Resolves YES if at any point before 2026 either:
1) At least one of current GiveWell's top charities turns out to be less than 30% as cost-effective as GiveWell currently claims (e.g. there is some significant fraud/mismanagement of funds at GiveWell itself or one of the top charities that makes the cost-effectiveness go to 0)
2) None of the current top charities (Malaria Consortium, Against Malaria Foundation, Helen Keller International's Vitamin A Supplementation Program, New Incentives) is still a top recommended charity by the most used cost-effectiveness charity evaluator for Global Health and Development (according to me) (edit: I meant "most used according to me", basically the most popular one in EA)
EDIT for 2): Resolves as YES only if it turned out they weren't the most cost-effective places to donate in 2022, not if e.g. all 4 problems are solved by 2026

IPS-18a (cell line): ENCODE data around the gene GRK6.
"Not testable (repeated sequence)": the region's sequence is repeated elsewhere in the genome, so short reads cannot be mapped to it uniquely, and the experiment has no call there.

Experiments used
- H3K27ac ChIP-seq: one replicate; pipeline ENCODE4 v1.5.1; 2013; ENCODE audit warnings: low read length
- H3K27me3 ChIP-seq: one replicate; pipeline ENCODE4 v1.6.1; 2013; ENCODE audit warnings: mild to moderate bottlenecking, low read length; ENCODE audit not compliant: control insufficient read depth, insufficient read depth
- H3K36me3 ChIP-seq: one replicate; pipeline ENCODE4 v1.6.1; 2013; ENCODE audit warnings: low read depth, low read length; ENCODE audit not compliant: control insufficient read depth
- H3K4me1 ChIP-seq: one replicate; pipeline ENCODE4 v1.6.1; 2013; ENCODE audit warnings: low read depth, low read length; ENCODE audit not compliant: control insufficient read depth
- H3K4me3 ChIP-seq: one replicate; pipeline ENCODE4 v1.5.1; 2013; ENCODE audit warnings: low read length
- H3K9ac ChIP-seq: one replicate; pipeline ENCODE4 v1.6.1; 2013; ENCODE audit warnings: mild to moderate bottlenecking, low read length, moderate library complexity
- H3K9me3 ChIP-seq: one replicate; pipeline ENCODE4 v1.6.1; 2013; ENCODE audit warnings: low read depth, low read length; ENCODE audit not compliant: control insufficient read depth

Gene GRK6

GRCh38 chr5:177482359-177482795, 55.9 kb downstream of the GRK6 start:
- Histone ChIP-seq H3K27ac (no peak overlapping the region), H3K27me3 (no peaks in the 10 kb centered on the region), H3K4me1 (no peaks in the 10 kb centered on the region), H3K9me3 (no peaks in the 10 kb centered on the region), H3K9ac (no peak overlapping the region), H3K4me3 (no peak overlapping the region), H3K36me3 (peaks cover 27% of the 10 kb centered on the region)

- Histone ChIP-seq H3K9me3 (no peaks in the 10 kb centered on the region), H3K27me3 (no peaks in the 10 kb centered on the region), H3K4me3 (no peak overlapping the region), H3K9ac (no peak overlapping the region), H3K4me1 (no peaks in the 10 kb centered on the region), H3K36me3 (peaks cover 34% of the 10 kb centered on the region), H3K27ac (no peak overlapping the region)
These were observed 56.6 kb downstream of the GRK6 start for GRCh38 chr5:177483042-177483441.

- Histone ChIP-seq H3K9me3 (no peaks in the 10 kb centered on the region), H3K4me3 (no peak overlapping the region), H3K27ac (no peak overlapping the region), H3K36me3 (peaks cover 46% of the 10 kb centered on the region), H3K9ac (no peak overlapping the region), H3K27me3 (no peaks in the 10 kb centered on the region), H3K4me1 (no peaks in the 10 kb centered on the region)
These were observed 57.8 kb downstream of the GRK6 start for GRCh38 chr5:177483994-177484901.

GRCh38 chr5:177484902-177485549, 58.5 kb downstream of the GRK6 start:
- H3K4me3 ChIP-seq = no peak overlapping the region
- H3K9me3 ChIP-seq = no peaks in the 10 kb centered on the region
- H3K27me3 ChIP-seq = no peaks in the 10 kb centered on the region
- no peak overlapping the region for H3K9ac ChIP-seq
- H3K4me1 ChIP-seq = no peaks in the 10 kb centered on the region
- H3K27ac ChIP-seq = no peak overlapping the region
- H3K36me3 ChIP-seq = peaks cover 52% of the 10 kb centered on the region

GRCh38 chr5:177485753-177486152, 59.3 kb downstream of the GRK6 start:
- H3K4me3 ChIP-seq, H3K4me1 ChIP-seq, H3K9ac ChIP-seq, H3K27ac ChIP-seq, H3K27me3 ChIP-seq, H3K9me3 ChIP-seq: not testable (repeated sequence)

Random example: Resolves YES if the EA Funds and the EA consensus manages Global Health interventions following the Happier Lives Institute recommendations
2) is very hard to estimate right now because I cannot model your future or current ethics there - can you tell us which criteria you would most likely use for cost-effectiveness evaluation? E.g., does this depend on your future or current view on population ethics?
@lu It depends on my future understanding of the "EA Consensus". Today I would look at e.g. The Global Health And Development Fund ( https://www.givingwhatwecan.org/charities/global-health-and-development-fund ) is basically just GiveWell, and the Global Health donations here https://forum.effectivealtruism.org/posts/LNbzDCgCH2py3cnJv/where-are-you-donating-this-year-and-why-open-thread (mostly GiveWell).
It does not depend on my personal views on the quality of the recommendations, only on their popularity/reputation in EA
what if those charities are no longer the most cost-effective because we've to a large extent solved those problems? (I don't expect this by 2026 but it seems like a thing that would happen at some point)